Confession: I have never churned butter. But lately I’ve felt the constancy of churning words and platforms and social media posts. Truth be told, there are times the toil makes me tired.
It reminds me of an important book I encourage every writer to read, Deep Work, by Cal Newport.
The premise of the book is this: to produce beautiful, stand-the-test-of-time work, we must have space in our days to create. We cannot create deep work with shallow activities wooing us constantly. We need to set boundaries, turn off our phones, find quiet, and give ourselves permission to be quiet.
Some of my favorite quotes from the book:
- “What we choose to focus on and what we choose to ignore plays in defining the quality of our life. . . . Our brains instead construct our worldview based on what we pay attention to.” [Lesson: I need to ignore some things in order to create great things.]
- “All activities, regardless of their importance, consume your same limited store of time and attention. If you service low impact activities, therefore, you’re taking away time you could be spending on higher impact activities. It’s a zero sum game.” [Lesson: time is a commodity that slips away, moment by moment. To create well, I must be mindful of my mindless activity.]
- “The deep life, of course, is not for everybody. It requires hard work and drastic changes to your habits. For many, there’s a comfort in the artificial busyness of rapid email messaging and social media posturing, while the deep life demands that you leave much of that behind…But if you’re willing to sidestep these comforts and fears, and instead struggle to deploy your mind to its fullest capacity to create things that matter, then you’ll discover … that depth generates a life rich with productivity and meaning.” [Lesson: To create great work, great sacrifice must be made.]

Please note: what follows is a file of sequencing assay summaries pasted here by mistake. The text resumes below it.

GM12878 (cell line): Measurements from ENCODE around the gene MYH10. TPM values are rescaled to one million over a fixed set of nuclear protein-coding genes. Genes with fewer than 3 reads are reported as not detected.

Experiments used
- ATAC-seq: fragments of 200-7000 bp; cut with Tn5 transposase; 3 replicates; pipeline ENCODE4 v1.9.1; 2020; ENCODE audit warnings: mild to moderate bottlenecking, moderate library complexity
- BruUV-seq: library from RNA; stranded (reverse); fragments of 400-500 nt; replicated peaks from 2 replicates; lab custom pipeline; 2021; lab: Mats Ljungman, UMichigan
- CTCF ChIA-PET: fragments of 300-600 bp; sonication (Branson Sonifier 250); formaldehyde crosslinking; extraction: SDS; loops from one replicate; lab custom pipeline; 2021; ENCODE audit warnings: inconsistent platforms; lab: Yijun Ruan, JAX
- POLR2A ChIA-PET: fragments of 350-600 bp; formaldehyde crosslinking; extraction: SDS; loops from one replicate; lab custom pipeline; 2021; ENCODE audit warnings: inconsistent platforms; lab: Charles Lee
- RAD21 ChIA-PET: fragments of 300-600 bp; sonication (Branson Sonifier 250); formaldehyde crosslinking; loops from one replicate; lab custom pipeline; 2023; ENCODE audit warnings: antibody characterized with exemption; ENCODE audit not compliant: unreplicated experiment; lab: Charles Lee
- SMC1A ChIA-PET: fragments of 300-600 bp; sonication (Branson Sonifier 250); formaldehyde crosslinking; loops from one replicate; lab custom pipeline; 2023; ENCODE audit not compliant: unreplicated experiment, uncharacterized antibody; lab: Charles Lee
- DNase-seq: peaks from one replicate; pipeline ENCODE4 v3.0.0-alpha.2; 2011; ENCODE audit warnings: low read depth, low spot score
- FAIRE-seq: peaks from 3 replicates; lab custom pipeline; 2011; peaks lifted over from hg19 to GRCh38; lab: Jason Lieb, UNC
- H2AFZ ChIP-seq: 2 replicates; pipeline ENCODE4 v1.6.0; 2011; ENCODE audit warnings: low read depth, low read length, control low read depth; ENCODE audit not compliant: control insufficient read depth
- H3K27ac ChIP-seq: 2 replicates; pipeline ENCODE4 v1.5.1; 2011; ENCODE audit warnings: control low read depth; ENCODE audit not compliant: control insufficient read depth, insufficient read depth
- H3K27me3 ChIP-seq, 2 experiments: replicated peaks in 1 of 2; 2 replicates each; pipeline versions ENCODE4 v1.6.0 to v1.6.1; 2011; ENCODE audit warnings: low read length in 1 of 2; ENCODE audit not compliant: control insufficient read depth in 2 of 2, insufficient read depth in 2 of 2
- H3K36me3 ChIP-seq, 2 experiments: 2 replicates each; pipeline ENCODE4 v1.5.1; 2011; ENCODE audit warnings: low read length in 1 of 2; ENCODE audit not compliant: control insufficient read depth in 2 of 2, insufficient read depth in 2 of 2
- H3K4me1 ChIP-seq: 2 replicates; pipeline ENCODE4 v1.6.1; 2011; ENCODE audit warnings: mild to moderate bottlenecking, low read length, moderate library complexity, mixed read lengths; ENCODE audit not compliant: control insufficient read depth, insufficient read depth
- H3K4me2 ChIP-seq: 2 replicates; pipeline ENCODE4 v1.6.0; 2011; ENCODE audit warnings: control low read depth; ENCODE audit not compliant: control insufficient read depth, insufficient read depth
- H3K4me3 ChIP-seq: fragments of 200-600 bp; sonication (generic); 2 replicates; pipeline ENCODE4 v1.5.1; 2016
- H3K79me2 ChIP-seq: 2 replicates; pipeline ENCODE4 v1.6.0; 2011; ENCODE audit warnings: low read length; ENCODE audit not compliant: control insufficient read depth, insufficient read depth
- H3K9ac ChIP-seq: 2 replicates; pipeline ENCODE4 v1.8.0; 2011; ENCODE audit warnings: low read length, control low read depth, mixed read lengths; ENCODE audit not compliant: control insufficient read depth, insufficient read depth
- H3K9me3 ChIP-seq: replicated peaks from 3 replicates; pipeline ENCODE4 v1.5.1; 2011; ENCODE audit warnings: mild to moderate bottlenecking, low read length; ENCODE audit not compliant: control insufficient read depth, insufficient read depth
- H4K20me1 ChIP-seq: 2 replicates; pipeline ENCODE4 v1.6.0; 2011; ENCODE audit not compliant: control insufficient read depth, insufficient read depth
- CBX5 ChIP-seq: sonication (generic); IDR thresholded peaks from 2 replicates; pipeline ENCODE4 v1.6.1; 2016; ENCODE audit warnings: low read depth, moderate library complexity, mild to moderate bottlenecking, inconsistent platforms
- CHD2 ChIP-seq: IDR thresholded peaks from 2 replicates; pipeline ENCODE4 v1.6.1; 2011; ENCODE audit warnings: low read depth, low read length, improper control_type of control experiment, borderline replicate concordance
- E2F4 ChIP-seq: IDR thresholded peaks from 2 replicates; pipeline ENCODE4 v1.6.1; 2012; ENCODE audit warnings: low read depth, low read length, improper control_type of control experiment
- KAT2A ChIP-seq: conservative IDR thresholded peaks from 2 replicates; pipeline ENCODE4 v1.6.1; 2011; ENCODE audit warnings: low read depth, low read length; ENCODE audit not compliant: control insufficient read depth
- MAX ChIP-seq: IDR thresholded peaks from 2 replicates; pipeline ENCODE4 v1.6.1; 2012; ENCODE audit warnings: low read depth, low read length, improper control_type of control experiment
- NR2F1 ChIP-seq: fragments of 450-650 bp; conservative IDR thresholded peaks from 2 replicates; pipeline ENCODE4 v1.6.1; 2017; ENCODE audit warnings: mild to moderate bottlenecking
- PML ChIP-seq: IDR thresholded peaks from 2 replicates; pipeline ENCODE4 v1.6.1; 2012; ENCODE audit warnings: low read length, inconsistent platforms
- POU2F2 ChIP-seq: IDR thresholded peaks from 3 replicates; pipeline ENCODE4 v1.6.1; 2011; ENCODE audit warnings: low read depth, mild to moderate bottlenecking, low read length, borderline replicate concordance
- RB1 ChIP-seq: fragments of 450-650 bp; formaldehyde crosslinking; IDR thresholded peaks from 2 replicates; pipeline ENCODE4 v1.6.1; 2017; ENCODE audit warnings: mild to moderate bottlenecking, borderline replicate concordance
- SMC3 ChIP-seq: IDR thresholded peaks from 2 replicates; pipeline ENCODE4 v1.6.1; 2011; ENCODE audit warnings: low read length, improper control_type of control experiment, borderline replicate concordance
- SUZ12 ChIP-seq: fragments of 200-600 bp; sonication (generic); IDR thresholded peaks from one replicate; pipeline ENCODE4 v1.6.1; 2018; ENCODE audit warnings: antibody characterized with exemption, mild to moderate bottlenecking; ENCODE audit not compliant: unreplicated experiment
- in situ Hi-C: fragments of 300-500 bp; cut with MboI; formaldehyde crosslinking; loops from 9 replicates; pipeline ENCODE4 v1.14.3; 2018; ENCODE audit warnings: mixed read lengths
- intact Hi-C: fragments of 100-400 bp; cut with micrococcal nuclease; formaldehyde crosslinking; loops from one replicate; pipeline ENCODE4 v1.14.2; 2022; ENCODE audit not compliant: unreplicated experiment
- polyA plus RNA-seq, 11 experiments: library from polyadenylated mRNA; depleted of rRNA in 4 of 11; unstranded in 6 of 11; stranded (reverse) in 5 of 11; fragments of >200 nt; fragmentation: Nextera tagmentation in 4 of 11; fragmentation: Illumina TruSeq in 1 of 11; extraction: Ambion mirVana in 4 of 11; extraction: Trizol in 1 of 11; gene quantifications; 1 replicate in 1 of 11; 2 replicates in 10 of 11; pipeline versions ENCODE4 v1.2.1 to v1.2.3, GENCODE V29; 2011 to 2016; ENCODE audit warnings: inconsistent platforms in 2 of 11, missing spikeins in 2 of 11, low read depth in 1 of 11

It’s so easy to let the churn invade your creative time. And when I do give into the rush of social media while I’m creating, it’s like I’m trying to churn butter from water. Lots of effort, no result. To get to the cream, I must retreat, reset, and rest. Otherwise the raw materials I need to create are anemic or lacking. I cannot create from an empty, distracted heart.
David Brooks writes, “If you want to win the war for attention, don’t try to say no to the trivial distractions you find on the information smorgasbord; try to say yes to the subject that arouses a terrifying longing, and let the terrifying longing crowd out everything else.” I fear I’ve allowed trivial pursuits (no pun intended!) to silence that “terrifying longing,” that part of me that interacts with God on the page. The churn of life and distractions emaciates my imagination and stymies original thought.
How are you with the churn? What is your terrifying longing? How do you create space for deep work? I look forward to your answers.